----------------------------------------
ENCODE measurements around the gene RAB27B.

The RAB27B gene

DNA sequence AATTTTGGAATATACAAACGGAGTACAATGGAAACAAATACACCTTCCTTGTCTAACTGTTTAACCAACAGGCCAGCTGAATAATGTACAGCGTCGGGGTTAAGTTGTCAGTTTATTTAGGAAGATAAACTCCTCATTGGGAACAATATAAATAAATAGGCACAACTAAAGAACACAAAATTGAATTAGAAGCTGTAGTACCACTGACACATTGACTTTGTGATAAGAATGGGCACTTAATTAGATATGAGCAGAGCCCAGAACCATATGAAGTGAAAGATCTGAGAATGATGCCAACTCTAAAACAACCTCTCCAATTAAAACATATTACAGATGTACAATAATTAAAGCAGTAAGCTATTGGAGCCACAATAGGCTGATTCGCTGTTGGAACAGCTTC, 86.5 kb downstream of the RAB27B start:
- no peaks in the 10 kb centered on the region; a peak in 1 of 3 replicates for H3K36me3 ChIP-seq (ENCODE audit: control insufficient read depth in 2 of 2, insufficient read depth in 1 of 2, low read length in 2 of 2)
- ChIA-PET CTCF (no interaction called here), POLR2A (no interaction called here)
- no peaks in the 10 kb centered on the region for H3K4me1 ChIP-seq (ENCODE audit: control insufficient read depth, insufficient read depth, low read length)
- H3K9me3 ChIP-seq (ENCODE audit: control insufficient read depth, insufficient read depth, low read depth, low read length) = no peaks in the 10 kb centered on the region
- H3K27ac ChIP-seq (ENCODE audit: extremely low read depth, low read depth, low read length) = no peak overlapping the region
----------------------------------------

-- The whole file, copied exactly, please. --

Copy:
ENCODE measurements around the gene RAB27B.

The RAB27B gene

DNA sequence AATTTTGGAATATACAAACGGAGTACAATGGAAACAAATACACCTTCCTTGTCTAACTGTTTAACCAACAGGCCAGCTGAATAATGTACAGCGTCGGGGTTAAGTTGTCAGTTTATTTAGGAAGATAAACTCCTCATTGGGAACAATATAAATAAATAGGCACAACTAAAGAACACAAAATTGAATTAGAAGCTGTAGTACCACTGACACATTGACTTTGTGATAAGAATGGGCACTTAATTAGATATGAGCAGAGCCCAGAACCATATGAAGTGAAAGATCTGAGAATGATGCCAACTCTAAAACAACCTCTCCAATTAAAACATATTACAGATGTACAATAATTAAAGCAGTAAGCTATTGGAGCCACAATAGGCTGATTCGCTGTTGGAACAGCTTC, 86.5 kb downstream of the RAB27B start:
- no peaks in the 10 kb centered on the region; a peak in 1 of 3 replicates for H3K36me3 ChIP-seq (ENCODE audit: control insufficient read depth in 2 of 2, insufficient read depth in 1 of 2, low read length in 2 of 2)
- ChIA-PET CTCF (no interaction called here), POLR2A (no interaction called here)
- no peaks in the 10 kb centered on the region for H3K4me1 ChIP-seq (ENCODE audit: control insufficient read depth, insufficient read depth, low read length)
- H3K9me3 ChIP-seq (ENCODE audit: control insufficient read depth, insufficient read depth, low read depth, low read length) = no peaks in the 10 kb centered on the region
- H3K27ac ChIP-seq (ENCODE audit: extremely low read depth, low read depth, low read length) = no peak overlapping the region